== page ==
Higher Education, Redefined

By Amanda Purser

Most locals know of the expansive presence of the University of Florida and its undergraduate and graduate programs, but many do not know of other local education options. Here are four schools that call Gainesville home.

Academy for Five Element Acupuncture
Tucked away among the downtown streets on 2nd Ave, an institution combines art with science, needles with channels, and “qi” with energy flows. For 25 years, Academy for Five Element Acupuncture has been training students in a form of higher education that might be familiar to many people. Acupuncture is the complementary medicine practice of inserting needles into certain acupuncture points on the skin to stimulate the body’s natural energy flow and alleviate certain conditions.

Students must have earned a bachelor’s degree prior to admittance, and once accepted, they complete a three-year program that results in a Master of Acupuncture Degree as well as the potential for a Certification in Chinese Herbal Studies. The Academy is one of the few accredited schools in the country with a dedicated Five Element-based curriculum, and it prepares students to sit for the National Certification Commission for Acupuncture and Oriental Medicine’s national examination.

The Academy also operates a teaching clinic where members of the public can come and receive treatment from student practitioners in their final stages of training.

Tuition for the Master of Acupuncture program is $42,000, and the tuition for the Chinese Herbal Studies Program is $10,000. Financial aid is available from the Federal Stafford Loan, the Federal Graduate PLUS loan and Veterans’ Educational Benefits.

For more information on admissions, contact Academy for Five Element Acupuncture at 352-335-2332 or visit www.acupuncturist.edu.

Florida School of Massage
Florida School of Massage is approaching their 40th anniversary of providing education and massage services to the Gainesville community. Most recognizable for their “hands” sign on Highway 441 just before Payne’s Prairie, the Florida School of Massage offers students education in the art and science of massage therapy, the general term for the pressing, rubbing and manipulation of the skin, muscles, ligaments and tendons.

Students are not required to have completed any college courses before admittance, which makes this a good program for high school graduates or adults looking for a career change. As a six-month program, students complete the 670-hour Commission on Massage Therapy Accreditation (COMTA) schedule in 26 weeks, attending class Monday through Friday from 8am to 2:30pm.

The Florida School of Massage has two on-site clinics: a professional clinic that employs licensed massage therapists and a student clinic that is provided as a learning environment for its students to experience providing massage therapy to a the public at a reduced cost in a supervised, semi-private setting.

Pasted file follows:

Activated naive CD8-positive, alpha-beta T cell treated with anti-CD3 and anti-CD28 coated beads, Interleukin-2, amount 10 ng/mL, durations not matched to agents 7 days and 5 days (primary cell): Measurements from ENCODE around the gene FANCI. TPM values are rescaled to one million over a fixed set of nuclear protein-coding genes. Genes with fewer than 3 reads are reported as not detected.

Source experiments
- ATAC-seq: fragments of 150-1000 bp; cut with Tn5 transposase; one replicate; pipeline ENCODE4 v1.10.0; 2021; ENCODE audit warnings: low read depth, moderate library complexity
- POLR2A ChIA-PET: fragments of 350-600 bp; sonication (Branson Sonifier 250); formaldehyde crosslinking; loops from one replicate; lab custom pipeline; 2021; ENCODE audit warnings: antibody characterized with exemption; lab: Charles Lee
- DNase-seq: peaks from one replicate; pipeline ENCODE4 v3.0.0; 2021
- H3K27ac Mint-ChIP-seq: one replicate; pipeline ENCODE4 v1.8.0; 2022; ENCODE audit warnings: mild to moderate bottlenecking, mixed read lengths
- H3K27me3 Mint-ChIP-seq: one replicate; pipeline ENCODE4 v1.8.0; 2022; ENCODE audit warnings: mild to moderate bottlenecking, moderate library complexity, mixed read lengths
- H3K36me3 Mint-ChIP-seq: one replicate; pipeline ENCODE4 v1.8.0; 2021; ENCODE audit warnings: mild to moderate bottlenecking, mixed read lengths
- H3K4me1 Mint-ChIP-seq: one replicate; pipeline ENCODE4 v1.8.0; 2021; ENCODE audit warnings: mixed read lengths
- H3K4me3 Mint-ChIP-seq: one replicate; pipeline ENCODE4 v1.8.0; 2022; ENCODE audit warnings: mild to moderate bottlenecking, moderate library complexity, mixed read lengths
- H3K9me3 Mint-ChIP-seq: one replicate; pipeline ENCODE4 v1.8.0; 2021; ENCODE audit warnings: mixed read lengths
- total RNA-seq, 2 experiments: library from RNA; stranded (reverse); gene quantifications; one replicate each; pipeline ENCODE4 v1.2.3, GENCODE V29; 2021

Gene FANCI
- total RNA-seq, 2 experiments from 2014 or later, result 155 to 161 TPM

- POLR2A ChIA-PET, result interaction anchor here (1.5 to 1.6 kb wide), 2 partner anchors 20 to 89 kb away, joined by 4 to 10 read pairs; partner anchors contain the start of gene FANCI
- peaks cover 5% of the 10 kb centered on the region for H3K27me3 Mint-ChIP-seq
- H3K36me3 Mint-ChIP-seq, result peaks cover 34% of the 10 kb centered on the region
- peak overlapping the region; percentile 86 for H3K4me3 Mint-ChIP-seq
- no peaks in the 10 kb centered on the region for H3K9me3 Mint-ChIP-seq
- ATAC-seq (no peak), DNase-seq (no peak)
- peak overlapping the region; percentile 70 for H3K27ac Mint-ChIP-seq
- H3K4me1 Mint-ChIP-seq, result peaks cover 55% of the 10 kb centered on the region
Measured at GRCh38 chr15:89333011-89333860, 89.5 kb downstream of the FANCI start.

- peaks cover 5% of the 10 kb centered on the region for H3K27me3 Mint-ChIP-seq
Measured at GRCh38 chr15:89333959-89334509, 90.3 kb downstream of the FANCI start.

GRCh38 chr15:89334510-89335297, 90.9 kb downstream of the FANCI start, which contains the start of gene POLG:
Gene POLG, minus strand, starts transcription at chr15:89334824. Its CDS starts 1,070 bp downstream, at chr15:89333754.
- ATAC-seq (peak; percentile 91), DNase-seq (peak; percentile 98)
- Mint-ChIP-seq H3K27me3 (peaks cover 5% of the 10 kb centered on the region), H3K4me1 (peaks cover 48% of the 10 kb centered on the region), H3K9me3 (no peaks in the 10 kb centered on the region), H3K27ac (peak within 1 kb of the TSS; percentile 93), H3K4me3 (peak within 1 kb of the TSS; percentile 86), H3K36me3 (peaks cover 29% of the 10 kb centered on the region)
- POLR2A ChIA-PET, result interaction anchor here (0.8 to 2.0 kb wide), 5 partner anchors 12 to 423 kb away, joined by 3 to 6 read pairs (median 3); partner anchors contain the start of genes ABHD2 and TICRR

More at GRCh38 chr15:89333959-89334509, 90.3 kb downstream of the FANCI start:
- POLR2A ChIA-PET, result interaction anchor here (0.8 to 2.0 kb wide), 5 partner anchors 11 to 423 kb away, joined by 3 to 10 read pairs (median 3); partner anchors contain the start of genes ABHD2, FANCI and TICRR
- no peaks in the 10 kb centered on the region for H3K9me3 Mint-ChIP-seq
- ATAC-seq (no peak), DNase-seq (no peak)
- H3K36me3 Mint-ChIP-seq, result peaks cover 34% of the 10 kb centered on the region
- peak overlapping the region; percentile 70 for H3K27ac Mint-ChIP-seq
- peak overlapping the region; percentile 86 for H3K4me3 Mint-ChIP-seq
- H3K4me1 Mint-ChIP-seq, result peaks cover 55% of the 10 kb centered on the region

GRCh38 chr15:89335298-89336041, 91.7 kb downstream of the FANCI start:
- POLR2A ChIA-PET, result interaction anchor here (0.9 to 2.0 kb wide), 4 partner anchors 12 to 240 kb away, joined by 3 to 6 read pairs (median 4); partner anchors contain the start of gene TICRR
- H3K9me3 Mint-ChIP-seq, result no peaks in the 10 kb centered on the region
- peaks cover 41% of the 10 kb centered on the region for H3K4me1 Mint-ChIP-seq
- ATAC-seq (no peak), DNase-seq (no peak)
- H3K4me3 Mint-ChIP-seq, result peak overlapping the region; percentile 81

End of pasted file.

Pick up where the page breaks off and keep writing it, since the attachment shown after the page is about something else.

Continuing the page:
The Florida School of Massage is accredited by the COMTA and is qualified to participate in the Title IV Federal Financial Aid programs for the $9,900 cost of tuition.

For more information, contact Florida School of Massage at 352-378-7891 or visit their website at www.floridaschoolofmassage.com.

Florida School of Traditional Midwifery
The Florida School of Traditional Midwifery, which is on the top floor of the Birth & Wellness Center of Gainesville, is a not-for-profit school that offers training and licensure in direct-entry (students not coming from nursing school) midwifery.

Midwifery is among the growing trends of “holistic” approaches to healthcare, which refers to the medical care of the whole person, including physical, mental, emotional and spiritual factors. Midwives provide an array of health care services for women that can include medical histories and gynecological examinations, contraceptive counseling, prescriptions, and labor and delivery care. Providing expert care during labor, delivery and after birth is a specialty of midwives that makes them unique, according to the American Pregnancy Association. Increasingly, more women are choosing to have a midwife attend their birth at home or at a birth center instead of a hospital birth delivered by an obstetrician.

The school’s programs are designed to enable students to develop and refine the clinical and communication skills that are essential components of midwife care. Emphasis is placed on teaching out-of-hospital birth, differentiating between low-risk and high-risk pregnancies and preparing students to organize and operate their practices after licensing. Graduates of the three-year program are eligible to become Florida Licensed Midwives after passing the North American Registry of Midwives examination. Multiple forms of financial aid are also available to contribute towards and cover the $350 per credit hour.

For more information, call the Florida School of Traditional Midwifery at 352-338-0766 or visit www.midwiferyschool.org.

The Salon Professional Academy
With training facilities modeled after the architecturally savvy Redken NYC salons, designed by architect Peter Millard, The Salon Professional Academy located in northwest Gainesville teaches cosmetology in high style.

The TSPA offers programs in cosmetology, skin care and nails and requires a high school diploma or GED for admittance. The TSPA’s mission is to maximize students’ artistic potential through teaching the latest techniques in addition to business strategies. Classes are 10 to 20 months long, depending on if students are enrolled part-time or full-time. It is qualified by the Department of Education to offer financial aid to those who qualify.

The TSPA has an on-site salon that offers services such as haircuts, facials and manicures at a discounted price by studentsH under the guidance of their educators.

For more information, call 352-331-2424 or visit www.tspagainesville.com

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